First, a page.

@Bert I agree, and used to have a lot of regret about things I said. As I've gotten older I've realised that quite often people don't have a great memory, so there's more leeway than you might think. Of course if you say something truly awful it would be remembered. But often social blunders that I've agonised over don't seem to make much impression.
@Bert Again, interesting. But it sort of assumes that the point of conversation is information exchange. Robin Hanson and others have argued against this point of view.
The idea is that it can't be as simple as "paying" information back, because otherwise people would be more tempted to do as you say, which is to listen and not to speak. But in fact many (most?) people also want to be heard.
@Bert It's an interesting idea that more information lowers status. I think remaining totally silent would also be low status. So there must be some mean of moderation.
I've also read, though, that status is worked out by nonverbal cues very quickly and doesn't depend as much as one might think on the content of speech. Not sure what I think about that idea though.
@nindokag Yeah it happens to me quite a lot these days. Sometimes it's disconcerting but it can be a useful antidote for lust and also sometimes counterintuitively increases my sympathy for people... Maybe just that they, like me, are stuck in this ridiculous situation of being a mammal.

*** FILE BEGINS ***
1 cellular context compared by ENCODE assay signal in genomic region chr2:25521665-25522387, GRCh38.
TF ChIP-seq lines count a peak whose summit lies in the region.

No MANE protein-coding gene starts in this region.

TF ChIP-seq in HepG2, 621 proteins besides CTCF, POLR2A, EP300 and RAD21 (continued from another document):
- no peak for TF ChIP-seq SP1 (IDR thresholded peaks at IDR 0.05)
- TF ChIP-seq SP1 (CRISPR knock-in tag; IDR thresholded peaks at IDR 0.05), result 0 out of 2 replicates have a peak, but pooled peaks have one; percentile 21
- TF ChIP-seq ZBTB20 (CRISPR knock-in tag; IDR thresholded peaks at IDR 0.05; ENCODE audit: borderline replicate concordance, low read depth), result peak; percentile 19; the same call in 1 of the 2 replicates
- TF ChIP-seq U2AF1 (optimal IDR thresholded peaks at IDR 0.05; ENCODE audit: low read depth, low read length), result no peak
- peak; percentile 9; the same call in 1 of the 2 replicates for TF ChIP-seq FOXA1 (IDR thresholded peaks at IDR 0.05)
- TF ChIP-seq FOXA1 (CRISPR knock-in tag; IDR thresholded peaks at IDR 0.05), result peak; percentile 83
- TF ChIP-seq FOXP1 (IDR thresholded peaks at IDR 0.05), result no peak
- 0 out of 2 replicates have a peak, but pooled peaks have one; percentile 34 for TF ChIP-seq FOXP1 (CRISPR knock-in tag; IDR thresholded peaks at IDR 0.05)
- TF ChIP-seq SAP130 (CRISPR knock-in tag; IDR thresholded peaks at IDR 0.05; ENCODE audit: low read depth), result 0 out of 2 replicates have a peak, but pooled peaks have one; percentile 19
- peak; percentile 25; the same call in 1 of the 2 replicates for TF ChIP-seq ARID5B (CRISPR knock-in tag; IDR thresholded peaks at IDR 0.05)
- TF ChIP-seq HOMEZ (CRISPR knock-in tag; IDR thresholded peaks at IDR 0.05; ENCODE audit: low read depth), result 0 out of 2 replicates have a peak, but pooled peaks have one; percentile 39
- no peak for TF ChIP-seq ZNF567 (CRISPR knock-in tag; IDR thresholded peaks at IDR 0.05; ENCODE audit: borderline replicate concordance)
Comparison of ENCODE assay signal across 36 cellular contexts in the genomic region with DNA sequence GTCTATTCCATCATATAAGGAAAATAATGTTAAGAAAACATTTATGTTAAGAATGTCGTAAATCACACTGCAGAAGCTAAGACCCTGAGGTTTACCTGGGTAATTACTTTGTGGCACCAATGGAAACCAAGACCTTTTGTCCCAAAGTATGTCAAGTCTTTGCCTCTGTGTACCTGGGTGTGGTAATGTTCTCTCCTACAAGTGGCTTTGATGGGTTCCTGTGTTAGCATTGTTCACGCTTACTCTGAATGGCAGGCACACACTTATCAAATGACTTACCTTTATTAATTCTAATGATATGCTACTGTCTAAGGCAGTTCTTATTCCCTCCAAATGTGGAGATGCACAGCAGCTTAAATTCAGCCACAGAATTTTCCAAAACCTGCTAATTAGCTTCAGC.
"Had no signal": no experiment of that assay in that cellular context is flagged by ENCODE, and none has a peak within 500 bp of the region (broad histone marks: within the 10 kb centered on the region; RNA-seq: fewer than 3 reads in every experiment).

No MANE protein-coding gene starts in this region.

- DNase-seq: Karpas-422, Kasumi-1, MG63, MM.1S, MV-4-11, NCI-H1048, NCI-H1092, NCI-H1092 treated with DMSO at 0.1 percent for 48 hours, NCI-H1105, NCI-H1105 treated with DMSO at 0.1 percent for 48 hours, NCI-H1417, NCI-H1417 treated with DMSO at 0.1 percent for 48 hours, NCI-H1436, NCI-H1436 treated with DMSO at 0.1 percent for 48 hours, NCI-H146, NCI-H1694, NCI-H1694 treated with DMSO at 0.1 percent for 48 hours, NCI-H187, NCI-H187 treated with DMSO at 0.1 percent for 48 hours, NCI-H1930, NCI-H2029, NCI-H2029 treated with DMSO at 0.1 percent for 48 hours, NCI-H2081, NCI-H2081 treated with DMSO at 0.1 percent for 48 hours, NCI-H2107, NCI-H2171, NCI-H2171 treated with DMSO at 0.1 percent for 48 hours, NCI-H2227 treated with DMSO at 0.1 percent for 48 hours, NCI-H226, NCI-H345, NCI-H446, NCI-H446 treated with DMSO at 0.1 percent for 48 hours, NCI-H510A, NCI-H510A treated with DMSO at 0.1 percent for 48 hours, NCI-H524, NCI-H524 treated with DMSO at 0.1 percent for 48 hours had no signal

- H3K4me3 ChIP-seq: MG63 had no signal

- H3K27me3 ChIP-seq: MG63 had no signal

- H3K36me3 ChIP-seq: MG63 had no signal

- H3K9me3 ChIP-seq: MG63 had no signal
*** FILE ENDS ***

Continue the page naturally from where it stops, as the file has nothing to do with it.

It also reminds me of Yeats: "Consume my heart away; sick with desire
And fastened to a dying animal"
Californian in London. Linux sysadmin in a former life, now translating poetry, and trying to write about restructuring consciousness.
Mastodon instance for attendees of Refactor Camp, and members of various online/offline groups that have grown out of it. Related local groups with varying levels of activity exist in the Bay Area, New York, Chicago, and Austin.
Kinda/sorta sponsored by the Ribbonfarm Blogamatic Universe.
If you already know a few people in this neck of the woods, try and pick a handle they'll recognize when you sign up. Please note that the registration confirmation email may end up in your spam folder, so check there. It should come from administrator Zach Faddis.